Shortly after turning 50 and at the height of his career, Federico Fellini returned to the seaside town of Rimini, where he grew up, to make Amarcord (a neologism that suggests "mi ricordo" in the Emiliano-Romagnolo dialect: I remember).
Set in the 1930s, the film has the free-wheeling form that became one of Fellini’s hallmarks. It allows him to swing back and forth between ribald comedy, fantasy and melancholy.
"Amarcord is the least grandiose and most immediate of the maestro’s later films and deserves to be rated among the finest screen memoirs of the 20th century. It offers an extraordinarily lyrical and vivid succession of vignettes, inside the most subtly rigorous narrative structure of Fellini’s career. […] Although the figure of the boy Titta is obviously his alter ego, Fellini builds a generously fractured mosaic that belongs to no one central character or even the on-screen narrator… Like many autobiographical tales written or filmed, this one weaves the innocent, limited viewpoint of children into its wider social context, which here heralds the reign of fascism in Italy in the 30s. Poignant indeed is the gap, gradually revealed to the viewer, between the hints of violence and social exclusion to come (especially in relation to the Jewish population), and the life-affirming antics of youth. […] Fellini’s comedy, refreshingly, goes to the outer limits of vulgarity in a number of hilarious scenes. His style is streamlined here into a pure, exalted poetry of mist, flowing camera movements, pastel colours, and lightly artificial set design. A triumph of artistic form, its emotions are direct and affecting." Adrian Martin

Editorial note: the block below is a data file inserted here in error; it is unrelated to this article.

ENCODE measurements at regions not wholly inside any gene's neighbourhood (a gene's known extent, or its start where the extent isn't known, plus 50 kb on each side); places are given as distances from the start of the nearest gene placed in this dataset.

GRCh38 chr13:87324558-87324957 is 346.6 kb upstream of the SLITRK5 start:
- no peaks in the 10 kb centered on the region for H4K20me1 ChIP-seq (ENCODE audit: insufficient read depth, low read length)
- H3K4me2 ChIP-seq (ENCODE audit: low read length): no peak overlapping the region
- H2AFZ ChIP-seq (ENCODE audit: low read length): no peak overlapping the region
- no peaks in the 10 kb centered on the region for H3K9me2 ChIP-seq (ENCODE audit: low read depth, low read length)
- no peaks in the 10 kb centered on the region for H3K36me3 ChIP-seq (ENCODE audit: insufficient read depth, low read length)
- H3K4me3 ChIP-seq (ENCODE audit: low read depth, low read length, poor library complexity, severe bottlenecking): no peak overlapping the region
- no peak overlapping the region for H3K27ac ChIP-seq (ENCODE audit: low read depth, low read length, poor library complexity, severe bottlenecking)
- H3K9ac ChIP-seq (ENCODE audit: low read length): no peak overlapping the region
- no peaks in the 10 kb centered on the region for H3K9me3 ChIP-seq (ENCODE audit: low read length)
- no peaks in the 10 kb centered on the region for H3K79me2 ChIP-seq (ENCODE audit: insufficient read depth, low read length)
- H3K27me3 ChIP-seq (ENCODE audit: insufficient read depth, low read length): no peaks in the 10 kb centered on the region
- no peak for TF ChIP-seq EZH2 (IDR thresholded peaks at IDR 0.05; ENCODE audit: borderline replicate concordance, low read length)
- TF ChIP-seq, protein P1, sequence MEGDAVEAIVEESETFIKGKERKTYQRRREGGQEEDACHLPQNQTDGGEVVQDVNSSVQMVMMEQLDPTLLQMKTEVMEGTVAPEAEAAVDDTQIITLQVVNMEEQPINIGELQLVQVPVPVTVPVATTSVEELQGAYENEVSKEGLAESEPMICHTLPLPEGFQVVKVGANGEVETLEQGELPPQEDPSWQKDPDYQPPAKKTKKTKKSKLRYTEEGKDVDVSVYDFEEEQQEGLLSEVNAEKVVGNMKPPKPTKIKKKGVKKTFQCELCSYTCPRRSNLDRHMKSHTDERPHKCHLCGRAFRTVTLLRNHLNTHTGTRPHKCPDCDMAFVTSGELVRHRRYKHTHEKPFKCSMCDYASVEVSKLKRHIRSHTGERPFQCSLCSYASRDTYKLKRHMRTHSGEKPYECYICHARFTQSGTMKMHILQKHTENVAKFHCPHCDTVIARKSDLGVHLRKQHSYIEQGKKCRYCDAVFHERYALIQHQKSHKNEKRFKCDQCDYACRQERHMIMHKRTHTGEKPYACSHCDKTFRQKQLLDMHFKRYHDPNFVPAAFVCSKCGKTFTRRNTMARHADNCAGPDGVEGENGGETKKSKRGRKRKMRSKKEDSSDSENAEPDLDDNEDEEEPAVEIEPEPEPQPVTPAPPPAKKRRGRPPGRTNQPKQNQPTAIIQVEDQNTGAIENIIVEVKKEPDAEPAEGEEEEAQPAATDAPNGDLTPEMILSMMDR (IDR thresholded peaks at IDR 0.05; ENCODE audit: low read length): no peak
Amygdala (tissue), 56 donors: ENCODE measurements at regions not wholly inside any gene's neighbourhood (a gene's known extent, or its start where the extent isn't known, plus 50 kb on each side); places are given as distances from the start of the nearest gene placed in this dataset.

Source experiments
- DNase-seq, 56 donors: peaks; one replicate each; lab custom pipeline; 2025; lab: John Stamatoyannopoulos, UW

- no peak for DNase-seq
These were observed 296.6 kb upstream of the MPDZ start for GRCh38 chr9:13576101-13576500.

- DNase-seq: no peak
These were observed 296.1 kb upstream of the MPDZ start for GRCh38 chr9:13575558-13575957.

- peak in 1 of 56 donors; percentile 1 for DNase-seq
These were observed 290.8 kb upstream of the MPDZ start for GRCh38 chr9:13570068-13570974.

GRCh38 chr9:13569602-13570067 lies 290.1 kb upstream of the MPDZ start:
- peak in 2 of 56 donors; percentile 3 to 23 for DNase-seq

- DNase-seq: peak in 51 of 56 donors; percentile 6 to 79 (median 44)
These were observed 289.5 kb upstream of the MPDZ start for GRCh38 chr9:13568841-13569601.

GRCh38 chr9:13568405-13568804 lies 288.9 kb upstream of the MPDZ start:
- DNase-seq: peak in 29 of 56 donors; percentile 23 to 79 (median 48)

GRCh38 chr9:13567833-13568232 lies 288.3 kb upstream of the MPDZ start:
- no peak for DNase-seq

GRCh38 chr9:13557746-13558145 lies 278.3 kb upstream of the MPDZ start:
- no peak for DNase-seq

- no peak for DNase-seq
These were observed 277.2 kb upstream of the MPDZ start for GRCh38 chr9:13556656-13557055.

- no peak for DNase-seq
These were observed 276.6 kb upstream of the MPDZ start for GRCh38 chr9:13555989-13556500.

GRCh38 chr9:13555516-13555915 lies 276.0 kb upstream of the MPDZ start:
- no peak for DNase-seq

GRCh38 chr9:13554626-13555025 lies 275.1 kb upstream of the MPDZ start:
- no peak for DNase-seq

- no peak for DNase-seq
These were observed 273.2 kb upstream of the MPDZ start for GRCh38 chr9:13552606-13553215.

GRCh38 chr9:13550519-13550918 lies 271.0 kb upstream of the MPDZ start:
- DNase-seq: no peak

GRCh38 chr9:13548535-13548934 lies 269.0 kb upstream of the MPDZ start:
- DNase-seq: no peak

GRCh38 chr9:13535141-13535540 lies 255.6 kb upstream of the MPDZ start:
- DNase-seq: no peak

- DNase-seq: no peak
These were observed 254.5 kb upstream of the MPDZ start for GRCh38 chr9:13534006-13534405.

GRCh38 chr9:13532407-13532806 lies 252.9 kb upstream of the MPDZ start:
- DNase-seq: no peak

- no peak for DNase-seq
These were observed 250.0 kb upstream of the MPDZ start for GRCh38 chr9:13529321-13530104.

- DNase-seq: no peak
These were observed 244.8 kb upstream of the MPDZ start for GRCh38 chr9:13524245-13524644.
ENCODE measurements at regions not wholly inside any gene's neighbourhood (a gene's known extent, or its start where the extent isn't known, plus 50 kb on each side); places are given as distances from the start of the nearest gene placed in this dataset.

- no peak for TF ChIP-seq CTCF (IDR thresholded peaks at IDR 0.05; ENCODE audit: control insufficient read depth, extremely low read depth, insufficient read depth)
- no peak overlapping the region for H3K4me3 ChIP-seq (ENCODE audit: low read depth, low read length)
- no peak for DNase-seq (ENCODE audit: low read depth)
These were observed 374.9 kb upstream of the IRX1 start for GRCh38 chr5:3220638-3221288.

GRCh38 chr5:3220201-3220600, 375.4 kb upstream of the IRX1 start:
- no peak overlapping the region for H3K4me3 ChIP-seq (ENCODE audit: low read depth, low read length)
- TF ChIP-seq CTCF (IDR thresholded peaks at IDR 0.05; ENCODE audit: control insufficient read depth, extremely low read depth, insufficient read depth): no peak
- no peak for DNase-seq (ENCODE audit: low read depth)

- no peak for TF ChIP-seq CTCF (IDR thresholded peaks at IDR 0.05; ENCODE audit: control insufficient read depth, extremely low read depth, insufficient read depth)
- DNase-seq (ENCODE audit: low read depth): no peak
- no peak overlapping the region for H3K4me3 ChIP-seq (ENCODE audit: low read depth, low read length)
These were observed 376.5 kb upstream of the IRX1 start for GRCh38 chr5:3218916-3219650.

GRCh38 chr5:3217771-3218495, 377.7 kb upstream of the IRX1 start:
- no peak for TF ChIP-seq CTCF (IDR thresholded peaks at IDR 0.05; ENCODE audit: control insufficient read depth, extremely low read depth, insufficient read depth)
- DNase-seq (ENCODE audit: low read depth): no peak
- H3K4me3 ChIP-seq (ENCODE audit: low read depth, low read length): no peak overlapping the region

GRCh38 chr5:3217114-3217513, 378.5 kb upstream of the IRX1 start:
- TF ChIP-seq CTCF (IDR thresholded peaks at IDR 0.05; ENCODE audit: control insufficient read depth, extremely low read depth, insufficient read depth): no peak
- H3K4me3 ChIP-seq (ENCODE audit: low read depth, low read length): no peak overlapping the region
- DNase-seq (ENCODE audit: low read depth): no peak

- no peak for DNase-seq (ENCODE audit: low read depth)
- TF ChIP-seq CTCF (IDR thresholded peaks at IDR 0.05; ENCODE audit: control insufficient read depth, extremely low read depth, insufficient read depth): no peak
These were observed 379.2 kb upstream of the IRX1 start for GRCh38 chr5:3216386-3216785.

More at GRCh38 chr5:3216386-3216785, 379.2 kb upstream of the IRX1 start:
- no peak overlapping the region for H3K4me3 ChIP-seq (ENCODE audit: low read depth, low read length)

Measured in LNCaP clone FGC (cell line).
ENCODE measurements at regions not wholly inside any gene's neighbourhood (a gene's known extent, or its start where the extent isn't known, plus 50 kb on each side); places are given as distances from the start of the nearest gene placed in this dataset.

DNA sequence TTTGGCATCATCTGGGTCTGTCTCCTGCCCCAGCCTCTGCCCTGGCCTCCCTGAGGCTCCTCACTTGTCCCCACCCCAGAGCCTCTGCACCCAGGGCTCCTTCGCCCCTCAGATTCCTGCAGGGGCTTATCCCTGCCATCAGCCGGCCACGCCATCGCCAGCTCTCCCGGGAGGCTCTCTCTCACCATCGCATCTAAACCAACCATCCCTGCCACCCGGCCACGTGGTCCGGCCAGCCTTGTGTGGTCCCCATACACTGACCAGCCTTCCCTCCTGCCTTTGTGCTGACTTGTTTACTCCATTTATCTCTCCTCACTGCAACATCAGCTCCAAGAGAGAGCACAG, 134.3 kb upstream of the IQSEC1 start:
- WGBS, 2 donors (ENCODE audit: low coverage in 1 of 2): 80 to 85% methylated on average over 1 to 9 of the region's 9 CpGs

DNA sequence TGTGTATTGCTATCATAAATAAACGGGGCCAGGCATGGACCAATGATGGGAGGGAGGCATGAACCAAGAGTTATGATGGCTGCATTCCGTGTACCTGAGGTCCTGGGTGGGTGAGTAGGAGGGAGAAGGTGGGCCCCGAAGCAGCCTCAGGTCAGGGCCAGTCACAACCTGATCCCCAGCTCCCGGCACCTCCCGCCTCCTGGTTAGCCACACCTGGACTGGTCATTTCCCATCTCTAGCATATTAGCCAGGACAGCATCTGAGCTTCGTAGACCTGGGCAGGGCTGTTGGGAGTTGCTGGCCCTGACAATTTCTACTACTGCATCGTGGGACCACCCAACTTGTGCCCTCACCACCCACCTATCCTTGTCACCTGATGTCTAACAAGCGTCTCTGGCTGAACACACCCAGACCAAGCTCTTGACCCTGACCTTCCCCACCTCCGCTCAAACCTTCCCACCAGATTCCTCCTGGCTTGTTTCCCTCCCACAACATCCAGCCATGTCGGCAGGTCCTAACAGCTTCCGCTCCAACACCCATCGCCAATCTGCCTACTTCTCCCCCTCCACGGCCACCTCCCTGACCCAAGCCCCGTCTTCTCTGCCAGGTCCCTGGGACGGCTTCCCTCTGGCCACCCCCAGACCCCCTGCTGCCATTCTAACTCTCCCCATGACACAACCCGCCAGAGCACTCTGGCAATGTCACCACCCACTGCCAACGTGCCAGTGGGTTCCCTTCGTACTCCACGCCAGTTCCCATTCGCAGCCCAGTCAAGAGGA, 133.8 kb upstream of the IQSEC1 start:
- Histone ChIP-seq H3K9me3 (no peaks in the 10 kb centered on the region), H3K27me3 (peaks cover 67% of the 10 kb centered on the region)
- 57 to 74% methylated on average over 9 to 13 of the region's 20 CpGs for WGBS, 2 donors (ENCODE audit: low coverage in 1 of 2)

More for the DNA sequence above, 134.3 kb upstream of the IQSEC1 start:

With: Federico of the Spirits
DIR Antonello Sarno / Italy, 2013, 20 min.
Federico Fellini died on October 31, 1993. After two days of lying in state in “his” Theater 5 at Cinecittà, crowded with friends from cinema and ordinary people, his solemn funeral was celebrated in the Basilica of St. Mary of the Angels in Rome, by Cardinal Achille Silvestrini.
It was November 3. Just a little over 20 years ago. Three intense, extraordinary days transformed into the first great media event (approximately one hundred television networks present) centered on the demise of an Italian show business figure. A particularly moving event in which Italy, and the world, gave a last affectionate farewell to one of the greatest, universally recognized geniuses in its history (Fellini is the only Italian director to have 5 Oscars) through images filmed between Cinecittà, airports (to interview the great names in cinema in arrival from abroad like Mastroianni, Chabrol and many others) and, lastly Piazza della Republica in Rome, where the funeral rites were held before a veritable ocean of people while the church was packed with all the great stars of Italian filmmaking. But beyond its images, the documentary narrates those three incredible days which by now have become movie history, through the memories of those who were there: Vincenzo Mollica, Pupi Avati, Paolo Villaggio, Sergio Rubini, Sandra Milo, Ettore Scola, Lina Wertmuller, Dante Ferretti, Giuseppe Tornatore, Carlo Verdone, Claudio Amendola as well as many other friends and colleagues of the deceased director.